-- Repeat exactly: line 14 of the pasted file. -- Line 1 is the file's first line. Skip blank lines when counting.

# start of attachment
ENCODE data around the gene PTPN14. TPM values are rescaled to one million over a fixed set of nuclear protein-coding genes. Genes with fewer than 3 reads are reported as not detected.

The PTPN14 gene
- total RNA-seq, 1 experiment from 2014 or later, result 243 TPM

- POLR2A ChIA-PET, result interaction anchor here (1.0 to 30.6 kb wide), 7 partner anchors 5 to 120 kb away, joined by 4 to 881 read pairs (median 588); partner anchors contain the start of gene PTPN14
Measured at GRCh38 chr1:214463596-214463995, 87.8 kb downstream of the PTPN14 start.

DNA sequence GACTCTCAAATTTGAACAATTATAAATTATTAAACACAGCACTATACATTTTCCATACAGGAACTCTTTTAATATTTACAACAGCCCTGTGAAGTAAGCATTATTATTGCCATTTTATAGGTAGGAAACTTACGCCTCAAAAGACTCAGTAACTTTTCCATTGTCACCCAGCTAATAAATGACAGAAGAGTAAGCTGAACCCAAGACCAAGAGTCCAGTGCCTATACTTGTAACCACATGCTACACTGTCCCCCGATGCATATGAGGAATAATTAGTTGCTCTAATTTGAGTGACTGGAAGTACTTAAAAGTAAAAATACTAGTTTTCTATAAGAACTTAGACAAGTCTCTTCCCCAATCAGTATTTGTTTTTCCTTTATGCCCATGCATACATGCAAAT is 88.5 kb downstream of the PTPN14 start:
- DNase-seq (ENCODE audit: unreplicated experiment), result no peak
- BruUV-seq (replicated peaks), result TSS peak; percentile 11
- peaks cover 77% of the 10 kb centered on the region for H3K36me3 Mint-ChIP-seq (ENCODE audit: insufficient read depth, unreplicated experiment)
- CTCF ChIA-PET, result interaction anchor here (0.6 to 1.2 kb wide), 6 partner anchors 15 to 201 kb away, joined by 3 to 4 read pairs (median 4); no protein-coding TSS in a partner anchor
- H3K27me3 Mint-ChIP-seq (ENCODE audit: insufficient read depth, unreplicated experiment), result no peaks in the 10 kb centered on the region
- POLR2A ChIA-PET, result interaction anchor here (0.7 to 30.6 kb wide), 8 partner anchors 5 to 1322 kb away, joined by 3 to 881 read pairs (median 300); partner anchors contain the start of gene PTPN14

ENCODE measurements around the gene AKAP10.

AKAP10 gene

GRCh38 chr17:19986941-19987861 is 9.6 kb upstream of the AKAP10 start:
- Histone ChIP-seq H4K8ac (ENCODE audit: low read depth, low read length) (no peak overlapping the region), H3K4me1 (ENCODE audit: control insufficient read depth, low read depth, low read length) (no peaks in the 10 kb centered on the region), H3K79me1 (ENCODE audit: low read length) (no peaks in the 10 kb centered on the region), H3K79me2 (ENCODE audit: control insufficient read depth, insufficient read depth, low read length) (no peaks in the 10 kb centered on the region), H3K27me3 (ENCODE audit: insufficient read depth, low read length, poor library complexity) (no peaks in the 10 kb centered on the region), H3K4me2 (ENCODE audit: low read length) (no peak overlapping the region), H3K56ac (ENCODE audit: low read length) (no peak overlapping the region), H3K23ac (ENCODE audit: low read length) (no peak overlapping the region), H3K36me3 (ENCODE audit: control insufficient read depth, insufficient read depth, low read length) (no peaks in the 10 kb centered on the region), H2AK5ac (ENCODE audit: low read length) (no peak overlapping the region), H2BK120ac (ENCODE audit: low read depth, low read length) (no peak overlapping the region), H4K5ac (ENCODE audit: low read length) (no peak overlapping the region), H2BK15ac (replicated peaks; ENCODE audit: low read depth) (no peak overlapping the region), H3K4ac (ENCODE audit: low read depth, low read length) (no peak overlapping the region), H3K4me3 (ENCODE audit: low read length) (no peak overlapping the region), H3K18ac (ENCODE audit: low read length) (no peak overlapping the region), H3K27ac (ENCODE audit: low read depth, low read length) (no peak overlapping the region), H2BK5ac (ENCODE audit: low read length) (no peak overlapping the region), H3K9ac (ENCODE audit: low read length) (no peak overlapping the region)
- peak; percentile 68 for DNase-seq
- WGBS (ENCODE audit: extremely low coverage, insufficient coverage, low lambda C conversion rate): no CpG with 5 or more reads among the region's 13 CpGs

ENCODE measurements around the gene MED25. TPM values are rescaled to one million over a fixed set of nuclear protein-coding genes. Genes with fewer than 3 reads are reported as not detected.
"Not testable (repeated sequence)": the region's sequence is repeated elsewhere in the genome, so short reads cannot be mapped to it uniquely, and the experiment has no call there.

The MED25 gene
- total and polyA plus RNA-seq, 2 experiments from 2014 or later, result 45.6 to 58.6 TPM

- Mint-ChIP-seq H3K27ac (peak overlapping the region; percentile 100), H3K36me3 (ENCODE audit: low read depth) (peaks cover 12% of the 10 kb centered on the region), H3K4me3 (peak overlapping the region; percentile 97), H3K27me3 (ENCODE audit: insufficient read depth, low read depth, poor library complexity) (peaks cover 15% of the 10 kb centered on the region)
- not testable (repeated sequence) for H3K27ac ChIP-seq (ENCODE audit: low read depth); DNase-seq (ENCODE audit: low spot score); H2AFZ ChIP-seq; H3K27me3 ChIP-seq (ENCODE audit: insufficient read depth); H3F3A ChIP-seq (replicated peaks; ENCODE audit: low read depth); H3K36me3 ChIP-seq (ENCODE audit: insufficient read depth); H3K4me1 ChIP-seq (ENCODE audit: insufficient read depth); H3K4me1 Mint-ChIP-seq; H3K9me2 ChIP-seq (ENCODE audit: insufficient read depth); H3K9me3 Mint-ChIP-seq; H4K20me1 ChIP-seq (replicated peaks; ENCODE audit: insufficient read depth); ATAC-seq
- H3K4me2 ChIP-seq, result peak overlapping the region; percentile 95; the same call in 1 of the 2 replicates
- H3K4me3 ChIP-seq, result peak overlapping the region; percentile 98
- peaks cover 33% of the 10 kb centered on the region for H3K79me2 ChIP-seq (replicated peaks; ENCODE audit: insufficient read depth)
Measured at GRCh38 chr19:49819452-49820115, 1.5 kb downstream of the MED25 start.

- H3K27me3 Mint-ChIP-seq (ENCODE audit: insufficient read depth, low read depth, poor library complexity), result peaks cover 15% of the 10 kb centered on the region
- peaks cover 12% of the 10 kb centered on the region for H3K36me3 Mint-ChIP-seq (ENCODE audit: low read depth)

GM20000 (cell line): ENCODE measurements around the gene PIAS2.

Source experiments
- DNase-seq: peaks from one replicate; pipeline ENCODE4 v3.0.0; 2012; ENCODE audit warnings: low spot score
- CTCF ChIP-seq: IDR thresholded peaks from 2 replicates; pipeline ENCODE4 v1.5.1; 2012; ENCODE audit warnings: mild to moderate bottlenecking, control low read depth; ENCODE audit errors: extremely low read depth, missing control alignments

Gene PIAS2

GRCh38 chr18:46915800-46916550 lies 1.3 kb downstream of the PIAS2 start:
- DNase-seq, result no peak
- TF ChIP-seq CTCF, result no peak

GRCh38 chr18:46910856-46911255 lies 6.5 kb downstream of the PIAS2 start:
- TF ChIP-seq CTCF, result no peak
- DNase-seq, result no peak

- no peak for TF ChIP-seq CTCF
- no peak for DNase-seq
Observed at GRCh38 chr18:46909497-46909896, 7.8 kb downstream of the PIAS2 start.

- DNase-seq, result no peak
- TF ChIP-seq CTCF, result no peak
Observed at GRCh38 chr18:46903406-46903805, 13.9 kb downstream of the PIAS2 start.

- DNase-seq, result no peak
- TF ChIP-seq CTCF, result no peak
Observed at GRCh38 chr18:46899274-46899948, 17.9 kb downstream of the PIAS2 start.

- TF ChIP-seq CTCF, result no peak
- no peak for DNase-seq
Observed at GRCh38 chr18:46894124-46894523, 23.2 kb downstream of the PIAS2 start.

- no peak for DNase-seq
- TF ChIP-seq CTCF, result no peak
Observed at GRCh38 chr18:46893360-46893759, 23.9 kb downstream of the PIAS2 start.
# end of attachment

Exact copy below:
AKAP10 gene